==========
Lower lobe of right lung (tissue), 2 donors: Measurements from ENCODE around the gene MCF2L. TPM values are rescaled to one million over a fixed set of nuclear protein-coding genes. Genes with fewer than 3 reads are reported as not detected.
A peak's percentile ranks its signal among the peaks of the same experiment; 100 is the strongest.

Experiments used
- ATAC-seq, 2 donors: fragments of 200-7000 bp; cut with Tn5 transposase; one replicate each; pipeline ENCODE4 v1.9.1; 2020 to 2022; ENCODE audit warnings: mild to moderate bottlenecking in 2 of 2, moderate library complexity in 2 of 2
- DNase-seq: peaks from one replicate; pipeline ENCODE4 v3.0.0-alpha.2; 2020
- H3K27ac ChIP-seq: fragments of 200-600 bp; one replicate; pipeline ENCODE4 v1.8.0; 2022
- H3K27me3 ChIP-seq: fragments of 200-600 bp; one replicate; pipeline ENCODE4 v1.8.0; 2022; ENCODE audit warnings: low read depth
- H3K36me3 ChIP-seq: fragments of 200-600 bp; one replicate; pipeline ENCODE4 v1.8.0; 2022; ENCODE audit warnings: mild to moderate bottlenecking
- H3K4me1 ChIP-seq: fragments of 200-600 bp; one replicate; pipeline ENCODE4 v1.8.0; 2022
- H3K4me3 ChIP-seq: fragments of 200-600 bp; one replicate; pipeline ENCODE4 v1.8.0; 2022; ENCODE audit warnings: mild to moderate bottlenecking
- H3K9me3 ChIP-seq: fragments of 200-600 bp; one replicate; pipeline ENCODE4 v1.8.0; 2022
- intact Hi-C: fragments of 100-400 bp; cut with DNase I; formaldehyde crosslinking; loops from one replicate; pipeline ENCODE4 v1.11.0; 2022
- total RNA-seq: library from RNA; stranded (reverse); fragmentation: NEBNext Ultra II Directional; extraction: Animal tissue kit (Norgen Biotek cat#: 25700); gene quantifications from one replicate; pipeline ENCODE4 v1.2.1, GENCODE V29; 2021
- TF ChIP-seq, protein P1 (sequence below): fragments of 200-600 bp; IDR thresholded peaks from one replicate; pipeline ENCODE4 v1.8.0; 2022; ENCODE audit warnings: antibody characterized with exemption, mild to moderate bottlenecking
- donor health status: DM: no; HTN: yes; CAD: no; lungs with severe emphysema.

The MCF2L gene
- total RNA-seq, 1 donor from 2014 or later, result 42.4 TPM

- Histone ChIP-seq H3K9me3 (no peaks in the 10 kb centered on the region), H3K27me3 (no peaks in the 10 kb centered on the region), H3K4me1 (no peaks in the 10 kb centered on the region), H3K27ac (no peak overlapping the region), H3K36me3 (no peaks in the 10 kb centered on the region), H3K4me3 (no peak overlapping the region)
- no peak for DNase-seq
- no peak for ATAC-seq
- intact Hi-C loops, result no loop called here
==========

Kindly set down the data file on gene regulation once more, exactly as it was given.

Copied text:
Lower lobe of right lung (tissue), 2 donors: Measurements from ENCODE around the gene MCF2L. TPM values are rescaled to one million over a fixed set of nuclear protein-coding genes. Genes with fewer than 3 reads are reported as not detected.
A peak's percentile ranks its signal among the peaks of the same experiment; 100 is the strongest.

Experiments used
- ATAC-seq, 2 donors: fragments of 200-7000 bp; cut with Tn5 transposase; one replicate each; pipeline ENCODE4 v1.9.1; 2020 to 2022; ENCODE audit warnings: mild to moderate bottlenecking in 2 of 2, moderate library complexity in 2 of 2
- DNase-seq: peaks from one replicate; pipeline ENCODE4 v3.0.0-alpha.2; 2020
- H3K27ac ChIP-seq: fragments of 200-600 bp; one replicate; pipeline ENCODE4 v1.8.0; 2022
- H3K27me3 ChIP-seq: fragments of 200-600 bp; one replicate; pipeline ENCODE4 v1.8.0; 2022; ENCODE audit warnings: low read depth
- H3K36me3 ChIP-seq: fragments of 200-600 bp; one replicate; pipeline ENCODE4 v1.8.0; 2022; ENCODE audit warnings: mild to moderate bottlenecking
- H3K4me1 ChIP-seq: fragments of 200-600 bp; one replicate; pipeline ENCODE4 v1.8.0; 2022
- H3K4me3 ChIP-seq: fragments of 200-600 bp; one replicate; pipeline ENCODE4 v1.8.0; 2022; ENCODE audit warnings: mild to moderate bottlenecking
- H3K9me3 ChIP-seq: fragments of 200-600 bp; one replicate; pipeline ENCODE4 v1.8.0; 2022
- intact Hi-C: fragments of 100-400 bp; cut with DNase I; formaldehyde crosslinking; loops from one replicate; pipeline ENCODE4 v1.11.0; 2022
- total RNA-seq: library from RNA; stranded (reverse); fragmentation: NEBNext Ultra II Directional; extraction: Animal tissue kit (Norgen Biotek cat#: 25700); gene quantifications from one replicate; pipeline ENCODE4 v1.2.1, GENCODE V29; 2021
- TF ChIP-seq, protein P1 (sequence below): fragments of 200-600 bp; IDR thresholded peaks from one replicate; pipeline ENCODE4 v1.8.0; 2022; ENCODE audit warnings: antibody characterized with exemption, mild to moderate bottlenecking
- donor health status: DM: no; HTN: yes; CAD: no; lungs with severe emphysema.

The MCF2L gene
- total RNA-seq, 1 donor from 2014 or later, result 42.4 TPM

- Histone ChIP-seq H3K9me3 (no peaks in the 10 kb centered on the region), H3K27me3 (no peaks in the 10 kb centered on the region), H3K4me1 (no peaks in the 10 kb centered on the region), H3K27ac (no peak overlapping the region), H3K36me3 (no peaks in the 10 kb centered on the region), H3K4me3 (no peak overlapping the region)
- no peak for DNase-seq
- no peak for ATAC-seq
- intact Hi-C loops, result no loop called here